Manny is already on the 40 man roster so there's a good chance we will see Banuelos in the majors at some point. Banuelos is the type of prospect than can completely change how analysts look at the Yankee system. Manny had a front-line stuff two seasons ago and if we assume that he is still the same player than the Yankees may have already have their replacement for Hiroki Kuroda.

While the next lefty, Vidal Nuno, doesn't have Banuelos's upside, he does seem like a possible future back-end starter. Vidal Nuno is a later bloomer who appears to be ready to contribute to the 2014 Yankees. Nuno is a former Clevland Indians prospect that was given up on a few years ago. However a slight bump in velocity has made him an interesting Yankee prospect.

Nuno still doesn't throw very hard, but he does have five average pitches-- two types of fastballs (two and four-seamer), a curveball, a slider, a changeup and a cutter.  Despite his large arsenal most scouts question his ability to go through a major league lineup twice. Because of this he might be best suited in the bullpen.

There is a chance that he passes his ceiling, as he is very similar to ex-Yankee prospect Jose Quintana. Quintanna was also expected to fail as a starter but so far has exceeded expectations. Nuno might have the same future, and has already played decently enough in his short stint in the big leagues.

While most believe his success as a starter is based off of smoke and mirrors, something has to be said for being consistent. If the next Yankee prospect in this category was that consistent he would be considered a mid-rotation starter. However Matt Tracy had a dreadful 2013 season where he was seemingly two different pitchers.

Tracy has good command of a low 90s fastball, and is able to use it effectively vs right handed batters. In addition to his fastball he has a curveball and changeup. While he hasn't fully perfected either pitch yet, most agree that they have potential. The inconsistency of his secondary pitches might explain his overall performance in 2013. But it's important to remember that despite his age he is still an inexperienced pitcher.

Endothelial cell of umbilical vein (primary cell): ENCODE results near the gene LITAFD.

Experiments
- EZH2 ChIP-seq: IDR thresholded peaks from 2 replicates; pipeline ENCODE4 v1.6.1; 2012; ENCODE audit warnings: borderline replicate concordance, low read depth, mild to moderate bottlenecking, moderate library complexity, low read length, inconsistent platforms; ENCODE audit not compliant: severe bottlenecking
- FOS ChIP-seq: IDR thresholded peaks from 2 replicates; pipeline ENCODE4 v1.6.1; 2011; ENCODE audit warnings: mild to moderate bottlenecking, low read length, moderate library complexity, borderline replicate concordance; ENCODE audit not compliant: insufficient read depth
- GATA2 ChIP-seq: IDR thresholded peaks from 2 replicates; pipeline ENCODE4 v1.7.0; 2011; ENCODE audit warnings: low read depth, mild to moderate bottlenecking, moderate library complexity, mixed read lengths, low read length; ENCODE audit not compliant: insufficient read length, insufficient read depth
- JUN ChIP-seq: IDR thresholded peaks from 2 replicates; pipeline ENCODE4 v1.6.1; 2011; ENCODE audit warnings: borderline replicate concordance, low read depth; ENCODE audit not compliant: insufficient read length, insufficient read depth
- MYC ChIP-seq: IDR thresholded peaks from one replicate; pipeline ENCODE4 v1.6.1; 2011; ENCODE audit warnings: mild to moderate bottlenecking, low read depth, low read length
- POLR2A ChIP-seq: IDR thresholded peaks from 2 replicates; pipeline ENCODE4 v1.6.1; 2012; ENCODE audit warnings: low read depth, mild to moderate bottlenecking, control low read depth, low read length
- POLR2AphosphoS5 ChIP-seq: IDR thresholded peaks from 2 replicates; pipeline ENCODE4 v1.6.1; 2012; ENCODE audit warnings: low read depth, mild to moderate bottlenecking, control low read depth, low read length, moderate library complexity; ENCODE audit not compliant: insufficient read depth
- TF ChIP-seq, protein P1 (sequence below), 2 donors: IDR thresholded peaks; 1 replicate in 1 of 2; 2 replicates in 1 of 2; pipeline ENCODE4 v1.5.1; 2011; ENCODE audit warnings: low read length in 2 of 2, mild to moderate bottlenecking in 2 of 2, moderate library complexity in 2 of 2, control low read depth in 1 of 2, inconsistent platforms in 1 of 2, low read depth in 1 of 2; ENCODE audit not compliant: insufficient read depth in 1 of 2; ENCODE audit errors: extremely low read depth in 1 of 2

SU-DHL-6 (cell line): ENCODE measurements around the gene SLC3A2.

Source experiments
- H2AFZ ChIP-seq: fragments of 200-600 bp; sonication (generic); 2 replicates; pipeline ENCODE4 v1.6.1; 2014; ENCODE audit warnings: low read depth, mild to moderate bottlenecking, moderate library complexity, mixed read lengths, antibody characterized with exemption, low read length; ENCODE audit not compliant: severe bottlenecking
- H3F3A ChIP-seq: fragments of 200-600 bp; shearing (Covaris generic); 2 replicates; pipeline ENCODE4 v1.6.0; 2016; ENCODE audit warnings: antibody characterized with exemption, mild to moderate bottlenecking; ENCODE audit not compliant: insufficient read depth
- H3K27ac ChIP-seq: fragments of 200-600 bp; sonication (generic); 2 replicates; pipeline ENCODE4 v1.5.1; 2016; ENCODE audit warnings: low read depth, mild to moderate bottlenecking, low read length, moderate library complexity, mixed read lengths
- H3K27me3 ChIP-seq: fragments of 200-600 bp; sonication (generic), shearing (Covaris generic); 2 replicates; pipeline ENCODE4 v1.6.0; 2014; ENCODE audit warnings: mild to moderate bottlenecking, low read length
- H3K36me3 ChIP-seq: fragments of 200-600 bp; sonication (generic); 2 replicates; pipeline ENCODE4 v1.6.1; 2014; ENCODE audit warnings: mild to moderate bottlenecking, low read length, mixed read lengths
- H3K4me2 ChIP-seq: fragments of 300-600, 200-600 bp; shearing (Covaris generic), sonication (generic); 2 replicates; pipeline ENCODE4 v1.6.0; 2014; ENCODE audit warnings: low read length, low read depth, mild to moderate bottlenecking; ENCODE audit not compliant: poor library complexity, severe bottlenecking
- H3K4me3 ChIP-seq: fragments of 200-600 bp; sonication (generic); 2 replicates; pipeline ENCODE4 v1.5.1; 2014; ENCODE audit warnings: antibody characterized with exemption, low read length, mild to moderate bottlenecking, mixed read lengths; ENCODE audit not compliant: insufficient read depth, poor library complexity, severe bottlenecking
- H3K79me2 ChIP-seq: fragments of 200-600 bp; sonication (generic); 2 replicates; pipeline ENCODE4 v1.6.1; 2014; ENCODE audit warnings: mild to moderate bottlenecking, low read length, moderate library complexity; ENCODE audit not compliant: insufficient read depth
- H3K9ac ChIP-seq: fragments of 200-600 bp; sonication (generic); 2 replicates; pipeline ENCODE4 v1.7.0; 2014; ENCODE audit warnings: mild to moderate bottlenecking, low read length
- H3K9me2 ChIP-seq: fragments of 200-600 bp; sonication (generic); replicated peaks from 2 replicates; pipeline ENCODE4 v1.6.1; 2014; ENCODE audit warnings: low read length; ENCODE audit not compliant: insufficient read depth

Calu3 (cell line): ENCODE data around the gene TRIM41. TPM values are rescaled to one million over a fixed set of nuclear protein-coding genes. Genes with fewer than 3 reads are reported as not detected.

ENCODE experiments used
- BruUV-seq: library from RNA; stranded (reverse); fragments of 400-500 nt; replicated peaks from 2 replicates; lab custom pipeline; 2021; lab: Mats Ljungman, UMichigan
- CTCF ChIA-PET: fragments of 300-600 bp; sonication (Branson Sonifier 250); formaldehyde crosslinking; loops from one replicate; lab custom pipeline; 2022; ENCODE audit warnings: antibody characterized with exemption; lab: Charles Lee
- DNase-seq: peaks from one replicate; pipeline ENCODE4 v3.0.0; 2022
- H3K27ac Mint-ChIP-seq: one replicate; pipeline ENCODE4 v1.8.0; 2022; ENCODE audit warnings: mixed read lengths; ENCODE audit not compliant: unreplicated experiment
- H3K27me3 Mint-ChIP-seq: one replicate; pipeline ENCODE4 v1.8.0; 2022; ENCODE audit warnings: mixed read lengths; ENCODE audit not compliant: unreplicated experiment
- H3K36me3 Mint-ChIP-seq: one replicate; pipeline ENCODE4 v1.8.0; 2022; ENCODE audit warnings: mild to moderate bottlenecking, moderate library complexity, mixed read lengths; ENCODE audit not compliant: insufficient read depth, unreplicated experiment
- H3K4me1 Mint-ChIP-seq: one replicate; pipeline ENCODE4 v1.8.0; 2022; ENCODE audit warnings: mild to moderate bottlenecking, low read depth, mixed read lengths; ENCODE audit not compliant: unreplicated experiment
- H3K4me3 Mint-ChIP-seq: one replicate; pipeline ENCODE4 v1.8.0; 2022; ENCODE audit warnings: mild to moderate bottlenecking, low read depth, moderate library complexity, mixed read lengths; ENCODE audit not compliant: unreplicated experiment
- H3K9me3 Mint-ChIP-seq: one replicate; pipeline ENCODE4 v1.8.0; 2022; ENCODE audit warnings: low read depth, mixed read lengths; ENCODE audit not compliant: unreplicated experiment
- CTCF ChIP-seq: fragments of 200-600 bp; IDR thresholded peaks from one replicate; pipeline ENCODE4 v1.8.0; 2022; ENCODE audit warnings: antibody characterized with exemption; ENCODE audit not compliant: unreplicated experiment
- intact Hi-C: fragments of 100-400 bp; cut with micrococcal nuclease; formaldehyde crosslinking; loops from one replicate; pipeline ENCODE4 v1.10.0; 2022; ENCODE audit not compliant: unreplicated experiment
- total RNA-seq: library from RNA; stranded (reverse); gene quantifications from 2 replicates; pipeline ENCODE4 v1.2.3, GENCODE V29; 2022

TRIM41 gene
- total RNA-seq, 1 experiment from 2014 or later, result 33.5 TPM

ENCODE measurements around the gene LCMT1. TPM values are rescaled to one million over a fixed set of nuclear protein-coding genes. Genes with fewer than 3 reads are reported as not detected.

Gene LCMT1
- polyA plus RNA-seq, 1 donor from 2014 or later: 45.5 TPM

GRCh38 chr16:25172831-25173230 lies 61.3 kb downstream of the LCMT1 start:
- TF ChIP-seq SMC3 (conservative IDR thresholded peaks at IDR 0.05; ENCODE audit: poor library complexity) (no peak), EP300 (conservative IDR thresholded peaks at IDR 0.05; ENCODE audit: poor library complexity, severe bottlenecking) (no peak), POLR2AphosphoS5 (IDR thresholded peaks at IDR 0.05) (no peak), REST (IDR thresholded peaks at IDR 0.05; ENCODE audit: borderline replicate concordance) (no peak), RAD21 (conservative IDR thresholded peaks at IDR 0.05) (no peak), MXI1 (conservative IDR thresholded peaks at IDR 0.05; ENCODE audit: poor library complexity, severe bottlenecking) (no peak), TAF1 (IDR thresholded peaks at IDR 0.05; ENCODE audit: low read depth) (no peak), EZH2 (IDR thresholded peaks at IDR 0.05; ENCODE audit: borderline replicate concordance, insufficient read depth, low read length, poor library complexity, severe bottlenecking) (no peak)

It's also worth noting that Tracy missed a good chunk of the 2013 season due to a hip injury. Because of this his sample size is rather small. To put his sample size into context, essentially one fourth of his earned runs came in one start.

Despite his struggles he had a few good starts which showed us that he still had the ability to do well. He gave up two runs or less in half of his starts.

(To fully appreciate just how on and off of a year he had, his game logs can be seen HERE.)

Unlike Tracy and a lot of other Yankee players Nik Turley finished the entire 2013 season without a major injury. The former 50th round pick pitched in 145 innings last year, and showed that he has the talent to succeed as a starter.

Turley's stats suggest he could be a durable, inning eater type pitcher in the majors one day. But his lack of plus stuff will limit him to a back-end or mid-rotation starter. Currently Turley throws a fastball, a curveball, and a changeup. His fastball ranges from 88-92 MPH, and has some sinking and cutting action. Turley's curveball is his second best pitch and the pitch has plus potential.

Turley is on the 40 man roster and should make his major league debut during 2014. While some will immediately think of Andy Pettitte when he pitches, he really doesn't have that kind of upside. Turley will someday be a useful starting option rather soon, but he will not be the type of guy that anchors a rotation. Instead he will be consistent and stable force in the back end of a rotation.